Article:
Shirley, Watson vying for Jefferson County sheriff's post

October 13, 2008|By DAVE MCMILLION

CHARLES TOWN, W.Va. -- Do you want a sheriff who will battle crime gangs in the county or one who will engage community organizations for a more unified defense against crime?

Will a sheriff who will tap into the talent of local youth mean more to you, or do you want someone who puts a lot of emphasis on the Blue Ridge Mountain area, which has been plagued with crime problems over the years?

Those are some of the factors voters will have to weigh as they choose between Democrat Bobby Shirley and Republican Jay Watson for Jefferson County Sheriff in the Nov. 4 general election.

The four-year-term job pays $44,480 a year, although the pay can increase up to another $15,000 depending on how much delinquent property taxes a sheriff can collect.


Current Sheriff Everett "Ed" Boober cannot run again because he has served the maximum allowed two terms in office.


Because of tight budgets in county government, Watson, 54, of 505 S. Mildred St., Ranson, W.Va., has said he wants to reach out to community organizations like neighborhood watch groups to broaden the defense against crime.

Harpers Ferry, Summit Point, Shepherdstown, Blue Ridge Mountain and other areas of the county all have unique characteristics and needs, Watson said.

He said the sheriff's department will more effectively do its job if it engages with community organizations in different areas.

"Things run a lot smoother because the community understands the department and the department understands the community," Watson said.

Watson said he has also talked to Jefferson County Superintendent of Schools Susan Wall about tapping into the talent of local students to help the sheriff's department.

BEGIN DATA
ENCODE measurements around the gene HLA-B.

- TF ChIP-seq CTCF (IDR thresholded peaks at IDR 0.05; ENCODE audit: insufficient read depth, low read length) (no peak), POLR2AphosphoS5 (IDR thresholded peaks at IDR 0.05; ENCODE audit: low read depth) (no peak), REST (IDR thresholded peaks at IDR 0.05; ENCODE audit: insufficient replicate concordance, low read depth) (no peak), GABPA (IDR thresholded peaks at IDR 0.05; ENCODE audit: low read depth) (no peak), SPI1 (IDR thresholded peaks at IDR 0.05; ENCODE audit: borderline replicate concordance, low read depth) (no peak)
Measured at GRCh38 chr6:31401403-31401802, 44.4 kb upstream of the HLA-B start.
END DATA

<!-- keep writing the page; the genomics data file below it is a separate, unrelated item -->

Students can be recruited to help do computer networking for the department or do studies, and could earn academic credit for their work, Watson said.

"You want to utilize the talents of the kids," said Watson, who has been president of Independent Fire Co. for seven years and has served as president of the Jefferson County Fire and Rescue Association, a group that represents the county's six fire departments and develops policy for them.

Watson said he also wants to address the problem of a growing volume of fast-moving commuter traffic on smaller county roads and wants to make sure the sheriff's tax office has the security it needs in handling large amounts of money.


Shirley, 57, of 567 Hidden Hollow Drive, Kearneysville, W.Va., worked for 26 years in the sheriff's department and is now lead supervisor for the U.S. Customs and Border Protection's Advanced Training Center along U.S. 340 north of Charles Town. He also helped run security operations at local U.S. Coast Guard operations and the U.S. Fish and Wildlife's National Conservation Training Center near Shepherdstown.

Shirley said the county continues to experience criminal gang activity. Besides MS-13, gang activity that has spread from Virginia, other groups have been in the county and Shirley said he wants more emphasis on identifying the problem before it manifests itself here.

"When you deal with gangs, you deal with firearms and drugs," Shirley said.

Shirley said he also wants to crack down on county residents who still have out-of-state car registrations and he also wants more police presence on Blue Ridge Mountain, where residents have complained about crime over the years.

A law enforcement substation recently opened on the mountain near Blue Ridge Elementary School, but Shirley said it is rarely used.

"One-third of the population lies east of the (Shenandoah) river. I plan on staffing that command center," Shirley said.

Shirley said he will work with the public on "whatever their needs are," and he wants to do all he can to improve the work environment for the department's deputies, who often have to struggle with high insurance costs and other high costs of living to stay in the area.

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